By Michael Every of Rabobank
Today will be all about US payrolls, and how much they rise. Consensus is 720K, up from 559K last month, with the unemployment rate to dip from 5.8% to 5.6%. Let’s see what the messaging will be on this if we get another disappointing report (but, hey, more stimulus!) or a stronger-than-expected report (Hey, jobs! But, oops, perhaps less stimulus?).
What it won’t be about is the IMF predicting the Fed will need to hike rates in late 2022 or early 2023, and probably to start to taper in H1 2022; and that “managing this transition -- from providing reassurance that monetary policy will continue to deliver powerful support to the economy to preparing for an eventual scaling back of asset purchases and a withdrawal of monetary accommodation -- will require deft communications under a potentially tight timeline.”
Allow me to communicate that better: “The Fed needs to get markets off heroin.”
The markets will respond with appropriate adroitness to this deft communication as part of a possibly constrictive chronological progression – just as they always do.
Allow me to communicate that better: “Have you seen junkies without heroin?”
Meanwhile consumer perceptions of inflation will continue to rise as oil prices move over $75 into summer, with more output from OPEC+ maybe now not arriving as a new deal stalls, and with the Iran nuclear / oil deal still not ready to go either, apparently. Let’s add US drought potentially pushing food prices even higher to that mix, eh?
In short, rising “transitory” inflation now, and then tapering in H1 2022, and then rate hikes by end-2022,…and then tanking assets(?) That backdrop will make the US mid-term elections in November 2022 interesting: no need to translate what politicians might think about it.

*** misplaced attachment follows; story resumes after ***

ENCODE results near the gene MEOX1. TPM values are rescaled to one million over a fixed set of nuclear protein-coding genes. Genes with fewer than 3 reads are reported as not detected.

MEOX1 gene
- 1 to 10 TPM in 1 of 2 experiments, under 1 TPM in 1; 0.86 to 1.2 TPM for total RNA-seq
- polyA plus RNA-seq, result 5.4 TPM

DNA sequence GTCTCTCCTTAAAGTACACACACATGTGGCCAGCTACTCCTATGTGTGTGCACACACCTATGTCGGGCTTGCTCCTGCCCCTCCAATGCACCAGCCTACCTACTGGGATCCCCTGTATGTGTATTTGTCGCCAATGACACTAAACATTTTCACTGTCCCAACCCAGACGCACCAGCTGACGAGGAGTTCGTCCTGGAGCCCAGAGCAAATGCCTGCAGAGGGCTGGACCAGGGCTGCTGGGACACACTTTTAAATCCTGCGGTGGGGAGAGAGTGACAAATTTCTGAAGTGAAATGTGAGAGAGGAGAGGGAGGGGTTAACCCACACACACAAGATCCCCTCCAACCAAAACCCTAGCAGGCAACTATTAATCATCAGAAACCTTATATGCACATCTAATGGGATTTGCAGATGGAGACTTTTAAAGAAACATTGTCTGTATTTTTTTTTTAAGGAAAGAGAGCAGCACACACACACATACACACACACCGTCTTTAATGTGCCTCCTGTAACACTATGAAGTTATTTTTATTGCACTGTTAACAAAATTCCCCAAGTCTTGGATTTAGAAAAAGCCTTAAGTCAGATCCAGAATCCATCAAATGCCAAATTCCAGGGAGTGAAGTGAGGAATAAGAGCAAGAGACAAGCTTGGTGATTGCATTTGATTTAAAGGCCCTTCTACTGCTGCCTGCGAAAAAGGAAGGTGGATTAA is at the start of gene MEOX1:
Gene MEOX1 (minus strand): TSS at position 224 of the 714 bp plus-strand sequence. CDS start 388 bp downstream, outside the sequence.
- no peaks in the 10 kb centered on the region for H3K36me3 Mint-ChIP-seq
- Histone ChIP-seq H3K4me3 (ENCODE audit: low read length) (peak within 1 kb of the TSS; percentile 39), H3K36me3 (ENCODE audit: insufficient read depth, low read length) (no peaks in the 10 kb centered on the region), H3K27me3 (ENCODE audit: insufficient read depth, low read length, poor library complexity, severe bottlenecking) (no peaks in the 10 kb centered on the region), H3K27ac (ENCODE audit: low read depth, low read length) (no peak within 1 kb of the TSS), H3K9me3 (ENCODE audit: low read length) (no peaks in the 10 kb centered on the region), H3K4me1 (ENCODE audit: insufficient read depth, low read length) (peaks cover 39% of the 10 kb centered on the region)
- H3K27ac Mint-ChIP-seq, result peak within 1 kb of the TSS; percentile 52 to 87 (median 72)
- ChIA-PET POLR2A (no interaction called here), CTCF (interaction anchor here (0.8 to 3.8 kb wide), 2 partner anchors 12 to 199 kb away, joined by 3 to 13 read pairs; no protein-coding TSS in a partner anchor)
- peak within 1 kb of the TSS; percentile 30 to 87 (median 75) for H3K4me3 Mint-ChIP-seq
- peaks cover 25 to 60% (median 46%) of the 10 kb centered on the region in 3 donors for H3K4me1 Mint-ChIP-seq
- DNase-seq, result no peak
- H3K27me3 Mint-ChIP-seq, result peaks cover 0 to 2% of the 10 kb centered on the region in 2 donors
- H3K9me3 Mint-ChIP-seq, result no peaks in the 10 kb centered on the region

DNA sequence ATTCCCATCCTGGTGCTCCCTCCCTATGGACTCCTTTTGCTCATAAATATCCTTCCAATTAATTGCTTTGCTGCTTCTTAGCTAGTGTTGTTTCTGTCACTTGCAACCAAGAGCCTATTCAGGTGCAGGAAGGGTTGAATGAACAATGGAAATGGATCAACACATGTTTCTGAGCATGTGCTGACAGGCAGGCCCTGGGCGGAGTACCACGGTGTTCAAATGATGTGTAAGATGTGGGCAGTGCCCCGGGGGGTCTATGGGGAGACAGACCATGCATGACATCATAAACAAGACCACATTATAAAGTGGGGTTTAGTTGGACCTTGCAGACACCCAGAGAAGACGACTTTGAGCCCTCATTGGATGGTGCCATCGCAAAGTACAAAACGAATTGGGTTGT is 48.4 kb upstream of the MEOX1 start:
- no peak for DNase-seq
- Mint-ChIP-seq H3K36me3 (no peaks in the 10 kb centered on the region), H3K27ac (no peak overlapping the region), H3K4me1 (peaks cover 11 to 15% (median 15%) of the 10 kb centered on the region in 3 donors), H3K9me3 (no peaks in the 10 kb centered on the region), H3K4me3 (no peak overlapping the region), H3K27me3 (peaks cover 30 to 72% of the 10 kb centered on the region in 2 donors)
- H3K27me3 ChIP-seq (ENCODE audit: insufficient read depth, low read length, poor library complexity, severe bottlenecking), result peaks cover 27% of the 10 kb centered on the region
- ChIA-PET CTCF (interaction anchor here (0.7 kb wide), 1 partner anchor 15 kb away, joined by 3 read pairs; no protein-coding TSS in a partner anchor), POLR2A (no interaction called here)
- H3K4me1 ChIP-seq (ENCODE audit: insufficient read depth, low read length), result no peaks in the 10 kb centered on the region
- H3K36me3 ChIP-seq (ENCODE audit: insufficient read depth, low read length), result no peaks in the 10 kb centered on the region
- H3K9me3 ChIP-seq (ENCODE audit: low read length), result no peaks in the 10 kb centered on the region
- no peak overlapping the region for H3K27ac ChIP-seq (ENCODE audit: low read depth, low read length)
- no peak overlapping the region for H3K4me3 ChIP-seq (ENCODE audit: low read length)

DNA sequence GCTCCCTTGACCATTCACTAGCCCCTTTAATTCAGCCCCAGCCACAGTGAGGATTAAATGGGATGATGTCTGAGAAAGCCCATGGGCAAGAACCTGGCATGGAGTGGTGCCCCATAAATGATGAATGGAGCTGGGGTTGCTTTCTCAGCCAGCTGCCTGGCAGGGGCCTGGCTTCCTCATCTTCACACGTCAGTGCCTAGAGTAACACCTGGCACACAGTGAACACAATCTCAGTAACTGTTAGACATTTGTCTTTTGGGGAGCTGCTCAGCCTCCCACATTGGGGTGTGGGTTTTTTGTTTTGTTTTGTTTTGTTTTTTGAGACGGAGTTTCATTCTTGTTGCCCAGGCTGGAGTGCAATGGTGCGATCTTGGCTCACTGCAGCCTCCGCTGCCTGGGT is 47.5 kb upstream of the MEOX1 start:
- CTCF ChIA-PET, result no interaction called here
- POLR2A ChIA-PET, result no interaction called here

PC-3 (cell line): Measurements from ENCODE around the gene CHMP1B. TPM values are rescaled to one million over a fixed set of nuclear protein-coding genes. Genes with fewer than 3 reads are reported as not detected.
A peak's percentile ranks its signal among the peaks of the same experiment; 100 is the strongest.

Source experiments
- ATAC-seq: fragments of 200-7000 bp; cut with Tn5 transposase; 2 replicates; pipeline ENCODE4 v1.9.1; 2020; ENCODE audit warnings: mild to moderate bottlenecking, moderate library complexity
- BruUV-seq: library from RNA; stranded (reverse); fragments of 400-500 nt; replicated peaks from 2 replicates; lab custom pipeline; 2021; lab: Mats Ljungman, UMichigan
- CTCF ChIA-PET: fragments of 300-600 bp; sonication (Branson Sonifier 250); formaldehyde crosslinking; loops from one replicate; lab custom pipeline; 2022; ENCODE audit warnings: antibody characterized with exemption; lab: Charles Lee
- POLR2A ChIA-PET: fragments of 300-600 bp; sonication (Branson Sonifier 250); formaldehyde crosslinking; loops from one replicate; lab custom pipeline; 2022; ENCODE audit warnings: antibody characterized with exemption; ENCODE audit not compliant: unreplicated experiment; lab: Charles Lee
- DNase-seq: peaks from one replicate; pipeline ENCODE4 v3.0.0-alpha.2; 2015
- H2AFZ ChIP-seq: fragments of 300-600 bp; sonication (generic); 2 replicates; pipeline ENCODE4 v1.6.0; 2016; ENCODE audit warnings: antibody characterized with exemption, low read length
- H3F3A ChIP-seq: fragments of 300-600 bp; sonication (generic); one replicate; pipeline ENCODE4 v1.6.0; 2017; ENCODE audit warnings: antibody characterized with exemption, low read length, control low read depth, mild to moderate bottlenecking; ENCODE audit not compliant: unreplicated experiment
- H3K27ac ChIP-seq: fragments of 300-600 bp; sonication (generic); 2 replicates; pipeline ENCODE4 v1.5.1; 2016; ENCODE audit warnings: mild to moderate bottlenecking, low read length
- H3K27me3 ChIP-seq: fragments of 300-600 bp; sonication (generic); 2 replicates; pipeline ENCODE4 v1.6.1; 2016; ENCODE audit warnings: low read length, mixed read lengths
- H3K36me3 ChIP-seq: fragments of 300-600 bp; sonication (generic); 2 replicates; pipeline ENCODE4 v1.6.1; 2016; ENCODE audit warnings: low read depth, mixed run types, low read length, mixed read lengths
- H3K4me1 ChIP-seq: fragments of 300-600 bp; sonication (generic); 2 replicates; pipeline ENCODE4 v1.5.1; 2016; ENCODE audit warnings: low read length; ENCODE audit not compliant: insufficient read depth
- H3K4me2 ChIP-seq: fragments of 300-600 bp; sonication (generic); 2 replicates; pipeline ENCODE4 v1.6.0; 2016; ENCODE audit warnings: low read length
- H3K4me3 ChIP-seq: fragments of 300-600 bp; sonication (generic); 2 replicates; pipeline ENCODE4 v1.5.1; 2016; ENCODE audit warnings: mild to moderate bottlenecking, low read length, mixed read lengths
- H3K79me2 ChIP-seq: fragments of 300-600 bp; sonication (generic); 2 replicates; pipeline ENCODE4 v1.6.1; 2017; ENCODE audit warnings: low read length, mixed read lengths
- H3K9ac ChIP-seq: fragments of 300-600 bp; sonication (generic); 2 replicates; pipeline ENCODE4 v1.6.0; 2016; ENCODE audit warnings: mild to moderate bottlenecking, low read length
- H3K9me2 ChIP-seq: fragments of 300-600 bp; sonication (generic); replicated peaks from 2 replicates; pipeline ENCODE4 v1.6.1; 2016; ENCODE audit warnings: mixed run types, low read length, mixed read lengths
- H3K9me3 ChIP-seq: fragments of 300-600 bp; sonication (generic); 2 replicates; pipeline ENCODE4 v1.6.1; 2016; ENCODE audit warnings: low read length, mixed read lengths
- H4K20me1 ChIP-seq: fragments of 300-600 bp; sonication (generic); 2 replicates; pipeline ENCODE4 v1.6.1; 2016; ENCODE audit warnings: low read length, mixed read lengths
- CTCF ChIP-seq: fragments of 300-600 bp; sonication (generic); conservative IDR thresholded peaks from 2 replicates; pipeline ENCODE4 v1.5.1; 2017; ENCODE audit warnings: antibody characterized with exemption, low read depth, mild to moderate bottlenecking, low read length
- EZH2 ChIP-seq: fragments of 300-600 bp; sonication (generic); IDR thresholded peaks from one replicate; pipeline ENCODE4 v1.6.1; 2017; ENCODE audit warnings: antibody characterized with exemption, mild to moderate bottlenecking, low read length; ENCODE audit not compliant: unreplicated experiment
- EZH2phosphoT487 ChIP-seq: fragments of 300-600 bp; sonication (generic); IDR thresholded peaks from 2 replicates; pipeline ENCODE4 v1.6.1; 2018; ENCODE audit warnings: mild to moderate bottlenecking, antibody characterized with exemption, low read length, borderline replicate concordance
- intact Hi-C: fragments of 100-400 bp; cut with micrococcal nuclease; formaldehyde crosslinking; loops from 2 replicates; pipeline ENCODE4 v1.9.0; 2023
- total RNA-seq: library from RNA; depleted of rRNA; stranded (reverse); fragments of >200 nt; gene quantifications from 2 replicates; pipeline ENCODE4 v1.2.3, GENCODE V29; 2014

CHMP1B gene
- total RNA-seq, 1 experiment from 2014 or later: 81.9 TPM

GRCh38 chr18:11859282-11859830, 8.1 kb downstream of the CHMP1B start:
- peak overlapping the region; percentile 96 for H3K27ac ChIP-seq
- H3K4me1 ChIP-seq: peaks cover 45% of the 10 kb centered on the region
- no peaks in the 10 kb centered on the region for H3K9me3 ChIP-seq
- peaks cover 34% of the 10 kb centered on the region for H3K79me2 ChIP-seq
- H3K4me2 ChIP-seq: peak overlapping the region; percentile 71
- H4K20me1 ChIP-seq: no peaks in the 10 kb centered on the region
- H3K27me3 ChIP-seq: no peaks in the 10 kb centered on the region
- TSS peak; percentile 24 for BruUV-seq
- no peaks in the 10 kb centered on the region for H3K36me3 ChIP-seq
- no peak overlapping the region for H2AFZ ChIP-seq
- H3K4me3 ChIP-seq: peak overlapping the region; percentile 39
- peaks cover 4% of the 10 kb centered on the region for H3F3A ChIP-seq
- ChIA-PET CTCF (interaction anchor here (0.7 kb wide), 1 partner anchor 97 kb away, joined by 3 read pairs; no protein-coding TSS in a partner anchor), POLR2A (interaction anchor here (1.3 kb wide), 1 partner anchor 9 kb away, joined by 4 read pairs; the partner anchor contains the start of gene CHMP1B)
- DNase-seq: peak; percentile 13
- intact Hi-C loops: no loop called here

But for now, the junk is still there for the junkies – and hence the price of financial junk is still as high as the junkies are. That obviously helps them deal with what would otherwise be worries about lots of other issues.
Higher taxation might be one, for example, as the world now looks set to embrace the minimum 15% corporate tax rate suggested by the White House. Except financial services, obviously. We clearly don’t need a war on that drug!
Geopolitics is another. On yesterday’s 100th anniversary of the CCP, Xi Jinping’s key national speech stressed: “We will not accept preaching from those who feel they have the right to lecture us” - as the West does exactly that; underlined the “unshakeable commitment” to the “historic mission” to reunite with Taiwan; and, officially translated, that: “The Chinese people will not allow any external forces to bully, oppress or enslave us; anyone who deludes themselves into doing so will suffer a crushing and bloody head-on collision with the great wall of steel made of the flesh and blood of the 1.4bn Chinese people.” The original Chinese added “heads will break and blood will flow”.
Foreign policy circle interpretation is that this is yet another strong warning to the US to stay in its own lane – just as the US instead draws up plans to build a Belt and Road rival, and for democracies to all rally against autocracies. Either somebody blinks --who?-- or underlying fat tail risks will continue to grow.
Regardless, Wall Street went up to a new high again yesterday, having either not noticed the speech, or having translated it as “Buy stocks!” Indeed, The Street --the sophisticated, ‘global’ players who are uncomfortable with those Americans who don’t hold a passport-- is adamantly refusing to recognise any possible geopolitical tail-risks. And yet why not, indeed?
First of all, there is that Fed safety blanket: the Greenspan Put; Bernanke Put; Yellen Put; Powell Put, etc.
Second, even the US Commerce Secretary stated in response to the CCP anniversary speech: “That's obviously, you know, a lot of bluster and rhetoric. I think US companies need to focus on doing their business,” and "We'll do everything we can to make sure that our US companies are treated fairly and are able to have access to the Chinese market," while also stressing the US would not stop talking about human rights.
Yes, Commerce does commerce and Defence does defence, etc. – though a key point is some countries do this in a joined-up manner. But how exactly is the emerging Biden Doctrine’s global struggle of ideological systems --or even just a realpolitik struggle of Great Power hegemony-- compatible with neoliberal business norms of trying to build market share everywhere? I replay past Cold War quotes updated for Mr Market’s current thinking as a logical stress test:
“Ich Bin Ein Shareholder”
“Mr. Gorbachev, tear down these non-tariff barriers”
“Here’s my strategy on the Cold War – we win, they lose…and buy my cereal/sneakers/smartphone!”
See what I mean?
But back to those all-important payrolls, as I end up saying once a month.